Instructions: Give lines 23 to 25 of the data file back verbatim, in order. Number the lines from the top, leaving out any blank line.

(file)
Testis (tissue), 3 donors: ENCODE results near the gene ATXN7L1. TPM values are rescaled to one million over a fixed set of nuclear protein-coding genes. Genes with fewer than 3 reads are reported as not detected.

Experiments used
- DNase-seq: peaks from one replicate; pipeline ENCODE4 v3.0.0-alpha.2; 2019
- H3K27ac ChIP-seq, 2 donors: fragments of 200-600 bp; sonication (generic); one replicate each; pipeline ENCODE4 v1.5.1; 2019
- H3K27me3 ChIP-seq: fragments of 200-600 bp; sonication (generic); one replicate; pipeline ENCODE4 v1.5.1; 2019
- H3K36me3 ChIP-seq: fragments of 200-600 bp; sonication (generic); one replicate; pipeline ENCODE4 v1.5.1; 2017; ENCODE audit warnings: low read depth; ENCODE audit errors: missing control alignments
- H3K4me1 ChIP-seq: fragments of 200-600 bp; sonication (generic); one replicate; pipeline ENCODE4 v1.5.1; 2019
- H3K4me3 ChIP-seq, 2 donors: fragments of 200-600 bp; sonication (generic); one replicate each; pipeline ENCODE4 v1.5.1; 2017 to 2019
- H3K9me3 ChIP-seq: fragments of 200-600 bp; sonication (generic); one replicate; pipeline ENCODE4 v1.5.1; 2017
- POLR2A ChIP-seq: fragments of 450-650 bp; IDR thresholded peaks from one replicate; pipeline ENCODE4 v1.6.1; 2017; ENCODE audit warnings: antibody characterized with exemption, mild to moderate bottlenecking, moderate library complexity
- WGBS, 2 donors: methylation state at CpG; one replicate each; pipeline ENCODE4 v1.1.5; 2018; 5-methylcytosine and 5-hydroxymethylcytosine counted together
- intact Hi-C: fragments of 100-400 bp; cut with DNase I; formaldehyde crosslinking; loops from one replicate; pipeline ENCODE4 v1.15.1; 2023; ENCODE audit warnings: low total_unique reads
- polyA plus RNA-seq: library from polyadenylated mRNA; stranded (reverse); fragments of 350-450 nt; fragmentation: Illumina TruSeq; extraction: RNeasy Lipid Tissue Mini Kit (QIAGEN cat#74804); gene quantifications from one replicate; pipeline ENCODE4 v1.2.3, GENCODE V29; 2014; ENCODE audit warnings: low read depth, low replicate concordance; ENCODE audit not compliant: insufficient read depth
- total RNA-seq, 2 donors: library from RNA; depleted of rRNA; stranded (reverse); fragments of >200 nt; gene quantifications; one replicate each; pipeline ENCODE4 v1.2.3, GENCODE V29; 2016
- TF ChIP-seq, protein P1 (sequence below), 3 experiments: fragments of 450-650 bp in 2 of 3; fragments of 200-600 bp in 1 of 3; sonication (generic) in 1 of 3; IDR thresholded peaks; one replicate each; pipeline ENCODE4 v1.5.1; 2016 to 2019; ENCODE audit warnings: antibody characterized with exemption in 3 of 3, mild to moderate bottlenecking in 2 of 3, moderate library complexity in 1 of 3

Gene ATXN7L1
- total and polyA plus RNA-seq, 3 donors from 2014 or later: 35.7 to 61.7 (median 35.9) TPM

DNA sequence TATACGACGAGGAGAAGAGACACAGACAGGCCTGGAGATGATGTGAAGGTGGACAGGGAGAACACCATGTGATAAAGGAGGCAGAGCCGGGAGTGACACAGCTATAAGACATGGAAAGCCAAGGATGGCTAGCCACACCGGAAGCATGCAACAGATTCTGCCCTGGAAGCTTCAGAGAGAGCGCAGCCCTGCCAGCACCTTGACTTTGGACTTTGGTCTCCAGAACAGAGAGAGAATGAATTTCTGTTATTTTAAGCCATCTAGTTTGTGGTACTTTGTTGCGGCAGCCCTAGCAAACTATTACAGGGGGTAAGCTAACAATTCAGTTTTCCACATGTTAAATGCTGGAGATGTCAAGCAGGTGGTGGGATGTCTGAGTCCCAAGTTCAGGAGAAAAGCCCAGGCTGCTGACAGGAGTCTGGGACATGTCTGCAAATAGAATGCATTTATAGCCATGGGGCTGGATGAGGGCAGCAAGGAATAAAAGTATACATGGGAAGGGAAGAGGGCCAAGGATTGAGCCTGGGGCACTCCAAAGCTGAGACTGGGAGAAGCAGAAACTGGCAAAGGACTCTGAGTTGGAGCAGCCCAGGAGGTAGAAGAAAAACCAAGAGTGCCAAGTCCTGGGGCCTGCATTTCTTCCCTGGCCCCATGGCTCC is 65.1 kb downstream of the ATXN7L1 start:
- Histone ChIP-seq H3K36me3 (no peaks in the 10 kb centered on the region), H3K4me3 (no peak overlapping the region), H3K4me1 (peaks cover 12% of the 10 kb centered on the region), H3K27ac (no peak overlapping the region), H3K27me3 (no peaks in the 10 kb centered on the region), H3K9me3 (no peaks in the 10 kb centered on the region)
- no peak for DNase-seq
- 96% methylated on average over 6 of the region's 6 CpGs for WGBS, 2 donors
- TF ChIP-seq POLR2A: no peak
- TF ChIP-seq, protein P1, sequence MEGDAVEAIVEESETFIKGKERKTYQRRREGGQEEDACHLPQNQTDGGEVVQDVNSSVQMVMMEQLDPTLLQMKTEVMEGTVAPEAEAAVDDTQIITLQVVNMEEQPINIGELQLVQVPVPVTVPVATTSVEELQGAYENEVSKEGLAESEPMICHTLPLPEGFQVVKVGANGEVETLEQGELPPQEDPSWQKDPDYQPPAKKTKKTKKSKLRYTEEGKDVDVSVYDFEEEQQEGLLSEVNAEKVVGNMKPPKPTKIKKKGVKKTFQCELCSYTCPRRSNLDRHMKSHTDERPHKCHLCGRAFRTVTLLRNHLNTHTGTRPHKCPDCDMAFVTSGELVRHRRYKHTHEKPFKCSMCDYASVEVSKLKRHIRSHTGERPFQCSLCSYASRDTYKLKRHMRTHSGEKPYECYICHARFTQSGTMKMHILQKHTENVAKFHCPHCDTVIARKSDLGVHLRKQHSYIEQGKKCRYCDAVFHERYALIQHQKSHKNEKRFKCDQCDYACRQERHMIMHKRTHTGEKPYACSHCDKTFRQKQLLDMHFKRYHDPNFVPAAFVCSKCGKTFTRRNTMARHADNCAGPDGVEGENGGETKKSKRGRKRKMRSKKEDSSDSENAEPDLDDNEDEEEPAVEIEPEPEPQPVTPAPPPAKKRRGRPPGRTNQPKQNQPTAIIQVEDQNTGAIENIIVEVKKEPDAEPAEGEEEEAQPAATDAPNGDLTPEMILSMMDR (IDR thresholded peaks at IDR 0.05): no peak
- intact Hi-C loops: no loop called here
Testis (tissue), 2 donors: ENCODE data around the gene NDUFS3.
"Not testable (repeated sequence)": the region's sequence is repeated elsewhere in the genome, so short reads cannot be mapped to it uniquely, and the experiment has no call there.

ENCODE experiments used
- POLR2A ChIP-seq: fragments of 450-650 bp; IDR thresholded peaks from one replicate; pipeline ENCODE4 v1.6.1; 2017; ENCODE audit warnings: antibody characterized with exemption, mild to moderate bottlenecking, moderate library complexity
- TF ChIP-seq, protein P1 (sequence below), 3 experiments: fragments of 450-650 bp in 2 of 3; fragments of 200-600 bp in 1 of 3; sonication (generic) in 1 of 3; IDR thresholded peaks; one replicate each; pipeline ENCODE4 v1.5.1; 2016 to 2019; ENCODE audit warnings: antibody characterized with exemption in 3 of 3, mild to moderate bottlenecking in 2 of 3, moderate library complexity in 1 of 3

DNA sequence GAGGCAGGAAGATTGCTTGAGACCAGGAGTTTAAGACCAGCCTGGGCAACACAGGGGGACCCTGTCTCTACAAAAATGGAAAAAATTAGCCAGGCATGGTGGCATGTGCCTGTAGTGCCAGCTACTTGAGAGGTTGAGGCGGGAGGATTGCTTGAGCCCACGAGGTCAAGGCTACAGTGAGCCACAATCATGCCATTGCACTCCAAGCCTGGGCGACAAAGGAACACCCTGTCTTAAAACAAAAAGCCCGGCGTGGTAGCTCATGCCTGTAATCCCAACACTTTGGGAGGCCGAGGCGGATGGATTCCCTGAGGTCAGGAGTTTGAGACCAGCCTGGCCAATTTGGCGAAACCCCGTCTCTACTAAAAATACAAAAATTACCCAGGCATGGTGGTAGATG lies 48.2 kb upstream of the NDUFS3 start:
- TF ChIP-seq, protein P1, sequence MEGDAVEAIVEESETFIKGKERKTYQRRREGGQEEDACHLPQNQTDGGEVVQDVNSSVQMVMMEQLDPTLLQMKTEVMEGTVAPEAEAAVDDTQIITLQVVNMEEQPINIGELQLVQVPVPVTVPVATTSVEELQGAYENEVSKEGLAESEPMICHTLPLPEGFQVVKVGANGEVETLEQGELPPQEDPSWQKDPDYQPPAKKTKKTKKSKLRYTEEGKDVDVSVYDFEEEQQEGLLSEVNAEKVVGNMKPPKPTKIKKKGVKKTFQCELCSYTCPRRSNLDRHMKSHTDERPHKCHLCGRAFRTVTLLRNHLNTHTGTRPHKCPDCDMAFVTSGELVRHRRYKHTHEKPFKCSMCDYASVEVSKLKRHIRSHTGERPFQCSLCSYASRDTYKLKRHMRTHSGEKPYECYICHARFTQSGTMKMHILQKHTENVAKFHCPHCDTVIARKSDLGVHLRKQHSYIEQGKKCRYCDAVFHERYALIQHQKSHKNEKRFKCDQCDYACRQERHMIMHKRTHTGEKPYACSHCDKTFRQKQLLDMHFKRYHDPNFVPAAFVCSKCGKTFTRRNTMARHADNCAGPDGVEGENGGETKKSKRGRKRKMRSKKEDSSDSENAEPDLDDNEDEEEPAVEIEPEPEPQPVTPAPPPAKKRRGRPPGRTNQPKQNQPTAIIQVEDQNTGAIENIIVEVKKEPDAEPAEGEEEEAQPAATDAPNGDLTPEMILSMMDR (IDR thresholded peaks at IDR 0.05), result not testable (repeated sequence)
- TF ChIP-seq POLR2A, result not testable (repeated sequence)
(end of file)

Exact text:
- TF ChIP-seq, protein P1, sequence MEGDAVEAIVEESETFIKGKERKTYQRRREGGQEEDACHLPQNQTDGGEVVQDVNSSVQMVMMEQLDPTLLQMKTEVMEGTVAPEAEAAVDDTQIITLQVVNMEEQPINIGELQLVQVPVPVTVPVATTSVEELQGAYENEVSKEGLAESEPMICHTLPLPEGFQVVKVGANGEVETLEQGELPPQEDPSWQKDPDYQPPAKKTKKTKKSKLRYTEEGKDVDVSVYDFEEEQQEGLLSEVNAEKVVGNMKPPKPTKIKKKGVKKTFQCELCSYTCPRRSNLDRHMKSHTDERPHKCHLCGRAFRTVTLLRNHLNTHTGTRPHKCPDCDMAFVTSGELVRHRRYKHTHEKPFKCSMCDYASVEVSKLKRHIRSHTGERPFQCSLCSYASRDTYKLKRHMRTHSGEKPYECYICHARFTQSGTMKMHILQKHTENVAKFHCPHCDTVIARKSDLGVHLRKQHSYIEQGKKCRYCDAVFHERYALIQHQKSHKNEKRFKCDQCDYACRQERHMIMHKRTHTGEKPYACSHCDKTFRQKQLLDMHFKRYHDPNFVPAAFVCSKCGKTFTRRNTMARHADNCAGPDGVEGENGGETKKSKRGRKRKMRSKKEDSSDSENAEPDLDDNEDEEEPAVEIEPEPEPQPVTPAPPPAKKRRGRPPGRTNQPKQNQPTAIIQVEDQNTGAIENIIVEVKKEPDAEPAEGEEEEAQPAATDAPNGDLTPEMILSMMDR (IDR thresholded peaks at IDR 0.05): no peak
- intact Hi-C loops: no loop called here
Testis (tissue), 2 donors: ENCODE data around the gene NDUFS3.